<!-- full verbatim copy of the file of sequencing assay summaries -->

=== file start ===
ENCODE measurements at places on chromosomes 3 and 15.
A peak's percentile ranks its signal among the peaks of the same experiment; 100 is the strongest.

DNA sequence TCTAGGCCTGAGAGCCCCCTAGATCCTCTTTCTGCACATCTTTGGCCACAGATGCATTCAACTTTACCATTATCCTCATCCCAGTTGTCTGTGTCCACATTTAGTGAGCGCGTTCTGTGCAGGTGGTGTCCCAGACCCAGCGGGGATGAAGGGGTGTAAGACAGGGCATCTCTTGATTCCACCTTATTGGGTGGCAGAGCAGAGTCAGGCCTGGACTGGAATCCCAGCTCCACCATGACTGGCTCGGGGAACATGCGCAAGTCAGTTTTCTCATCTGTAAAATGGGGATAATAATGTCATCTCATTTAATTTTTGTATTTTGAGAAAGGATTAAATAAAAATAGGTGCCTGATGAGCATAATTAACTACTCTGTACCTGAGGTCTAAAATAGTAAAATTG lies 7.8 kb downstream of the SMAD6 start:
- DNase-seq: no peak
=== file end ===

ENCODE measurements at places on chromosomes 3 and 15.
A peak's percentile ranks its signal among the peaks of the same experiment; 100 is the strongest.

DNA sequence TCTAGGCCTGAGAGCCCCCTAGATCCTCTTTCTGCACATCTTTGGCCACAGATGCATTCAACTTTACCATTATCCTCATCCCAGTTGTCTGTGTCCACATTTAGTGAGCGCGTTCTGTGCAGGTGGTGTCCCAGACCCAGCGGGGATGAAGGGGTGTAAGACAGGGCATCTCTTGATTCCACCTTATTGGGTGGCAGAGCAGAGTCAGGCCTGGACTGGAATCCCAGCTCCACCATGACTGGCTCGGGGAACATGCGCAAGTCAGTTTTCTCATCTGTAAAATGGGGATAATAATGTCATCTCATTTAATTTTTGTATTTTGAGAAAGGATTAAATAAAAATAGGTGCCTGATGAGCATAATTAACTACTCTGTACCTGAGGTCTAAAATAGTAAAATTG lies 7.8 kb downstream of the SMAD6 start:
- DNase-seq: no peak